4. Establish realistic return-on-investment goals
Before buying your first property, learn the definitions of capitalization rate, internal rate of return, cash-on-cash return, and net operating income. Set reasonable targets for these metrics based on your market and asset class and try not to stray from them.
These targets should be fairly accurate and achievable if you’ve researched rents, prices, and operating expenses in your target areas.
If a property doesn’t meet your targets, you may want to take a pass so you can jump on one that does when the opportunity arises. Knowing your numbers and performing due diligence helps you make the best use of your available investment dollars. That's one of the keys to achieving the goals and objectives you laid out at the beginning of the process.
5. Develop a growth strategy
How will you grow your commercial real estate investment business? Will you start with one property that you can continue to trade up in 1031 exchanges? Or will you use the cash flow from the first property for other investment opportunities, acquiring more as you go along?
Having an idea of how you'll grow can help guide your purchase and sale decisions. Let's say you buy a property that costs $100,000 and earns you $500 per month. Ten years later, it has appreciated to $200,000. You want to manage fewer properties but increase your income, so you sell the property and use your $100,000 profit to purchase a $300,000 property that earns $1,000 per month. Ten years later, it’s worth $400,000, and you have $200,000 in equity. The area has appreciated so rapidly that you can’t buy anything outright with your $200,000, so you plunk it down on a $600,000 property that earns $2,000 per month.
Continuing with a growth strategy like this helps you make big gains in real estate.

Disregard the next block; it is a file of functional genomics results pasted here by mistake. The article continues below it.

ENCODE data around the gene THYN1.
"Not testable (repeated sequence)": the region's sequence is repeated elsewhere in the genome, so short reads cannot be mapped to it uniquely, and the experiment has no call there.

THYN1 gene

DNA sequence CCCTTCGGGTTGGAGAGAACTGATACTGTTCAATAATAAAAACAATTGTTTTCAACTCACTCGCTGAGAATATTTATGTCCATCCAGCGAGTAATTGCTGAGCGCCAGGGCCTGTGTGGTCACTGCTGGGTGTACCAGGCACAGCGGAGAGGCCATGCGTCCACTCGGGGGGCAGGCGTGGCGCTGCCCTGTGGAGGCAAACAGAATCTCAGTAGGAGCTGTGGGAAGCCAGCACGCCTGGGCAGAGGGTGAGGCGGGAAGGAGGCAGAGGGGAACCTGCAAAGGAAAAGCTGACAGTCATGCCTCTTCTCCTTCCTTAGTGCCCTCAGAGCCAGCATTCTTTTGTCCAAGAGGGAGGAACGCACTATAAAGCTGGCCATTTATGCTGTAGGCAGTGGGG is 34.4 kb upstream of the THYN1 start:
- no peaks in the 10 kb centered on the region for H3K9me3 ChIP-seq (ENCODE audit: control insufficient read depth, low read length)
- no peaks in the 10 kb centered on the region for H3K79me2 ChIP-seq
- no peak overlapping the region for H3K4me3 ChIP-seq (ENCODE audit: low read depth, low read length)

6. Make a plan for networking
Having a networking plan is key to growing your real estate investment business. Start meeting and talking to other investors sooner rather than later. You can learn from them and share resources and opportunities. Many commercial real estate investment deals are between people who know and trust each other.
You’ll want to network with other professionals so you can engage a good accountant, a couple of private and bank lenders, real estate attorneys, and commercial sales brokers before you need them. That way, when an opportunity arises, you can get things done quickly.
Let’s say an investor friend comes to you with a proposal to form a partnership to purchase a six-unit apartment building. He’s got it under contract already with an agreement to close in 60 days. You’ll want to have a lawyer you trust at the ready to review your partnership agreement and possibly a lender so you can close in time while still protecting your own interests.
7. Create a sub-business plan for each property
Whenever you plan to make a new acquisition, do a mini business plan for it and address all the above points. How will this property help and complement your overall business?
What are the pros and cons of its location? Does it meet your target for return on investment? Do you have the bandwidth to take it on right now? Do you need to take on partners to make the deal work?
Doing this has two benefits. First, you set a clear roadmap that can guide your decisions about this property. Second, you can use that plan to approach lenders and partners with a clear understanding of the property’s value proposition and how it fits into your plan.
Take the time to plan in advance
When starting any new endeavor, it’s best to plan twice and execute once. While you’re going to be learning and growing as you acquire, manage, and optimize each new property, you’re also likely to experience a few headaches and challenges.
These will be better mitigated and remedied if you have a plan to refer back to. And it'll remind you of why you’re in the commercial real estate investing business in the first place.